Shooting on location is often fun and adventurous—but it can also be extremely tiring. Depending on your area of focus, you could be shooting eight to 10 hours with minimal downtime. You may not even be able to take a moment to sit down during a shoot. You need to have your camera at-the-ready to capture those perfect, fleeting shots. It’s easy to find yourself exhausted and sore at the end of a day’s shooting.

A quality camera harness helps you stay comfortable so that you can always shoot your best. Top-quality camera harnesses are ergonomically designed and fully adjustable to fit the contours of your body. Many pro photographers choose leather harnesses for their mix of durability and style.

Superior harnesses have conversion kits available to let you switch between carrying one or two cameras. This feature is ideal if you have a backup camera or a second photographer supporting you on a shoot. Simply convert your kit to its single-camera style and share the other components with your fellow photography. You likely want to bring your harness conversion kit and replacement parts on location with you so that you can make adjustments on the fly. 

Beyond comfort, camera harnesses provide other benefits during on-location shoots. For example, instead of having your camera hang loosely around your neck, a harness straps your camera securely to your body. You won’t have to feel concerned about your camera swinging and hitting something, which can cause serious damage to expensive equipment. Also, harnesses provide stability to help avoid unwanted camera shake in your shots. 

If you use more than one camera, you can easily switch between them to capture images quickly without swapping out lenses. You may want to use a telephoto or wide-angle lens on one camera and a zoom lens on the other to be prepared to shoot at a distance or close up. It’s easy to see why a camera harness is a vital piece of photography equipment for every serious photographer.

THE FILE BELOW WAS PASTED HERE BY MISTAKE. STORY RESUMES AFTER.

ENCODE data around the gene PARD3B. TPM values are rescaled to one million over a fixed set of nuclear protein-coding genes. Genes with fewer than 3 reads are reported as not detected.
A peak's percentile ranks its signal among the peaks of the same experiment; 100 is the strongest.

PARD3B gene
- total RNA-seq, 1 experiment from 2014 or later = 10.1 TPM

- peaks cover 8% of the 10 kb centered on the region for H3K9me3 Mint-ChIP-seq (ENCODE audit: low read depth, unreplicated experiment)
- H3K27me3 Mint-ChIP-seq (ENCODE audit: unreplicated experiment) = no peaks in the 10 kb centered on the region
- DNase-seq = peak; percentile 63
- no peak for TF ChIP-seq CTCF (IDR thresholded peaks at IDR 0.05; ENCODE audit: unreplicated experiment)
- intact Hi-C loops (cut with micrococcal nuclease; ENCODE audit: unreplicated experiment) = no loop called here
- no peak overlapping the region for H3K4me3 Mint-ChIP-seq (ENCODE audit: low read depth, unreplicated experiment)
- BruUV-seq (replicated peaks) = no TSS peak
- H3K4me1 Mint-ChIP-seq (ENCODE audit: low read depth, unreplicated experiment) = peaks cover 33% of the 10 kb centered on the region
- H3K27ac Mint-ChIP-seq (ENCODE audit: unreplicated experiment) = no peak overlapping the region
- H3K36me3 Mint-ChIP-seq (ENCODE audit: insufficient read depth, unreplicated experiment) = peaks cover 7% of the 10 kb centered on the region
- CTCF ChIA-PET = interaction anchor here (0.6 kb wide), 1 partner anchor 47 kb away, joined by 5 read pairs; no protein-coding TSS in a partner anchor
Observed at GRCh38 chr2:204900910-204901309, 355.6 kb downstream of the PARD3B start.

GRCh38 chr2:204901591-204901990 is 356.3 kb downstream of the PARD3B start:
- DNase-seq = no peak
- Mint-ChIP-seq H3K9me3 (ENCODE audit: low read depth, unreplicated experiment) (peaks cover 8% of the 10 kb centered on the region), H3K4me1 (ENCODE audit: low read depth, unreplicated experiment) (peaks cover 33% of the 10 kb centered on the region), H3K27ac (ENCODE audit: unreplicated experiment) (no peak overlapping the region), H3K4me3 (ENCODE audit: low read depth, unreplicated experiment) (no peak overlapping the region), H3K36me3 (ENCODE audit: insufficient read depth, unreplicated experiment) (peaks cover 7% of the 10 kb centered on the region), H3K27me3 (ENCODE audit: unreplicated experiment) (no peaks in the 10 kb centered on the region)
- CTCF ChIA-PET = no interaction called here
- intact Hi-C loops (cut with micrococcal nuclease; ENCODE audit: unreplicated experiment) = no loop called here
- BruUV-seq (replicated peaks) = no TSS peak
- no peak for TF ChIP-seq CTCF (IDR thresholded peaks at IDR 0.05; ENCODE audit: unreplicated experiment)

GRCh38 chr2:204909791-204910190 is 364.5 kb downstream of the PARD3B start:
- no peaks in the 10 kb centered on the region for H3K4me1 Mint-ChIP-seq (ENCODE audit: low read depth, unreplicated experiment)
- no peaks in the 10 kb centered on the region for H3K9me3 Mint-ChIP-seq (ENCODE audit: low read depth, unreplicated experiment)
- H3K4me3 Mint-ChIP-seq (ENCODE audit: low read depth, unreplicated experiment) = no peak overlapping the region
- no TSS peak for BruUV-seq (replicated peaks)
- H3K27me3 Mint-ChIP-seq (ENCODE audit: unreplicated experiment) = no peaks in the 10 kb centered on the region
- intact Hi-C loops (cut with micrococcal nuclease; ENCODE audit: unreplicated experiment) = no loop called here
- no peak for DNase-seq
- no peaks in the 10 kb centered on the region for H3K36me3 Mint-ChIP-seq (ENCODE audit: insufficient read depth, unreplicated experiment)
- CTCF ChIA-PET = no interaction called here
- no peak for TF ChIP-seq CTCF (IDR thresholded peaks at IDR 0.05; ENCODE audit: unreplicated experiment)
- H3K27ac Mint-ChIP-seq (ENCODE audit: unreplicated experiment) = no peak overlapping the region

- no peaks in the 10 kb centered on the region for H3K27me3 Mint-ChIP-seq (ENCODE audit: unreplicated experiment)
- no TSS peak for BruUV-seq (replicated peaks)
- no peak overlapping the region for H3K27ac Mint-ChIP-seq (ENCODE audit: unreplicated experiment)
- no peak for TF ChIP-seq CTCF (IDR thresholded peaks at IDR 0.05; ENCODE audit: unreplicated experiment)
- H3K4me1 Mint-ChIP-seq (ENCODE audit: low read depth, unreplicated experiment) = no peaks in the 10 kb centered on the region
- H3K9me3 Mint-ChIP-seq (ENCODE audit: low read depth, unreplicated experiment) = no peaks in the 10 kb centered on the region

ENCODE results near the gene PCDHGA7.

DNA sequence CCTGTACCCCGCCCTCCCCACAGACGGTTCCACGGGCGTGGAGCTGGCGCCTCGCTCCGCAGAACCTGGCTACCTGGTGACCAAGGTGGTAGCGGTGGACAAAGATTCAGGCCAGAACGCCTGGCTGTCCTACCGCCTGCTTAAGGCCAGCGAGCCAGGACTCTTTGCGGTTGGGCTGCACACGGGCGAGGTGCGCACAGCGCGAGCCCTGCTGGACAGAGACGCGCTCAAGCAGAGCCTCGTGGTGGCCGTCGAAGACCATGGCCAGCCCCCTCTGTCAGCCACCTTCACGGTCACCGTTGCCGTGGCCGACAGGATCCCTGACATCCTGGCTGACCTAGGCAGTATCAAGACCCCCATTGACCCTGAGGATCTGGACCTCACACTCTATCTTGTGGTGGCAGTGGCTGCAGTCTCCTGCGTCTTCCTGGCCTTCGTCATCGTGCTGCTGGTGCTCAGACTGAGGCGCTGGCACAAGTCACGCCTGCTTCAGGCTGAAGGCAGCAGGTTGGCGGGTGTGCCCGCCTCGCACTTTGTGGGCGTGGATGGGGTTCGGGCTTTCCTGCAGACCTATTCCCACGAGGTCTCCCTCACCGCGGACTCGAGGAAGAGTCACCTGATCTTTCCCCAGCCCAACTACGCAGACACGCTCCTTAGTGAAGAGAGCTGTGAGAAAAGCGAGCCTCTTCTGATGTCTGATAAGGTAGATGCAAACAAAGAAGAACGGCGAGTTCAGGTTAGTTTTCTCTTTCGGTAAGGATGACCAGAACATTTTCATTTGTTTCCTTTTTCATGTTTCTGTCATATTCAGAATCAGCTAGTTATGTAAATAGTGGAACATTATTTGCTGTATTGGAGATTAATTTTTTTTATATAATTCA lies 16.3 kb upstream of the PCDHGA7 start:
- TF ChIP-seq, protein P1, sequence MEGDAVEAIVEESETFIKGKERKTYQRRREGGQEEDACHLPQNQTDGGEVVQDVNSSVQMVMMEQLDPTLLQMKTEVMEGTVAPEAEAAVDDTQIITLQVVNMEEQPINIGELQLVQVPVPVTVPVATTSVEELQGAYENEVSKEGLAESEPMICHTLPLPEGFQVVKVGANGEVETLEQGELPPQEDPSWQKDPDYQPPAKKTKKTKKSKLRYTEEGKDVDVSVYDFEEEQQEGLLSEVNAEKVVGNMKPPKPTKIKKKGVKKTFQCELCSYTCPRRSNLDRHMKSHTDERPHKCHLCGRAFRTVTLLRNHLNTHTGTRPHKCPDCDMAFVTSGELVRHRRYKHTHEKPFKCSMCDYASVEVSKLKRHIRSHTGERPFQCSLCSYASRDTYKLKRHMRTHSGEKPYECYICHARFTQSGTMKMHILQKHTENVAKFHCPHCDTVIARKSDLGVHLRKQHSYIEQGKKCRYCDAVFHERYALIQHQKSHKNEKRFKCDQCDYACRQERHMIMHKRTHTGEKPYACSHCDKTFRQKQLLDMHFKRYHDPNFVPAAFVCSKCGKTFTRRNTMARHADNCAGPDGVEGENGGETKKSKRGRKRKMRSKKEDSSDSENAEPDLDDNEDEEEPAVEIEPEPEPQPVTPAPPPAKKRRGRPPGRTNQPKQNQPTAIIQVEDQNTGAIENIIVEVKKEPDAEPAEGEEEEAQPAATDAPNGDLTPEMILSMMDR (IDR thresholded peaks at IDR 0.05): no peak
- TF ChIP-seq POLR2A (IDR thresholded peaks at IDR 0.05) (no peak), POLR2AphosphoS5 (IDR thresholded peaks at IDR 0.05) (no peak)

4. Tripod

Tripods can be bulky to carry around, but they’re immensely useful to photographers. With a tripod, you can stabilize your camera and explore a wide range of photographic techniques. 

How are tripods helpful? With a tripod, you can use slower shutter speeds (less than 1/25 per second) and avoid camera blur. This approach is especially useful for taking crisp images of stationary objects. You can also use self-timers and remote shutter controls to eliminate blur when using your tripod.

Also, if shooting in low light, you can lower your shutter speed without bumping up your ISO. This technique works best for indoor shooting or stationary objects. It’s less useful for taking people or lifestyle photographers when there is a lot of movement.

In addition, shooting at a slower shutter speed lets you use smaller apertures. With this approach, you can achieve greater depth of field and have more elements in the image in sharp focus. 

5. Batteries